This technology is not entirely limited to high-end proof-of-concept designs, however.  Last year at the Frankfurt Motor Show IAA, the Fraunhofer Institute for Solar Energy Systems unveiled a somewhat more modest solar-enhanced electric vehicle capable of providing roughly 10 km of solar powered driving in good conditions.  Notably, the solar panels utilise novel surface structures which completely disguise the solar cells across a wide range of viewing angles, rendering them practically invisible to casual observers.  This feature comes at a relatively cheap energy cost of seven percent compared to an unmasked panel, and could encourage aesthetically minded consumers to adopt vehicles featuring the technology.

Cumulative value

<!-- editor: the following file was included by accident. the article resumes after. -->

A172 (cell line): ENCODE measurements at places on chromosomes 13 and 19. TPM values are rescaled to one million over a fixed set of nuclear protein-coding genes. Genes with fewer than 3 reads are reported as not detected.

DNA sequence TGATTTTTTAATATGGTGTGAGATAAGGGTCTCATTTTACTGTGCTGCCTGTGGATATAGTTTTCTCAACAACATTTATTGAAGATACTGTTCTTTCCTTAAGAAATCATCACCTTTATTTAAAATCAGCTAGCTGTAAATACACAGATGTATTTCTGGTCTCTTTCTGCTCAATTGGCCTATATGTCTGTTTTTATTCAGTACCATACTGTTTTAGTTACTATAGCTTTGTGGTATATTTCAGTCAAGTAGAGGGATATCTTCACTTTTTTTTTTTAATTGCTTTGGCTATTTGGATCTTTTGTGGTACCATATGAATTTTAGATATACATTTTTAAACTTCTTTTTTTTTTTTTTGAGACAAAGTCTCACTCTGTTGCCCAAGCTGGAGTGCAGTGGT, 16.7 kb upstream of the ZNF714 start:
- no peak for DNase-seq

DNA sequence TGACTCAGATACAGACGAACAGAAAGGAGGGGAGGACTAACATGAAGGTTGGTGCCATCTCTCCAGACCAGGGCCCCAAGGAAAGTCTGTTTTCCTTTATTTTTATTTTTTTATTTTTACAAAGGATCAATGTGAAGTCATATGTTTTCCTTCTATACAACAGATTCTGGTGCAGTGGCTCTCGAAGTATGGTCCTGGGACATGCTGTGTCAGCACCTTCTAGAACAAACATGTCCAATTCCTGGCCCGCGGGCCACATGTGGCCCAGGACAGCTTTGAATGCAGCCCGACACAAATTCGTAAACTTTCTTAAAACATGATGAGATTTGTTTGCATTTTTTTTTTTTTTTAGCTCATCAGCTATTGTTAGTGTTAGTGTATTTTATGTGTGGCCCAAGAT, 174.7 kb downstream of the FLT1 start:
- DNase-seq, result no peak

Interesting developments such as these are sure to continue as various international green energy target deadlines approach, and marginal gains become ever more important.  In my view, this is part of what makes the electrification of transportation a key sector for both spectators and innovators alike.  Innovators should be mindful to take regular stock of their automotive developments with an eye for patentable concepts.  As we have seen, the gains from small improvements can accumulate to add substantial value to the end product.  The same can be said for how gradually creating a strong patent portfolio can add substantial value to your business.

If you think you have an idea which might be patentable, or would like to discuss any other IP-related matters, get in touch with our advanced engineering team via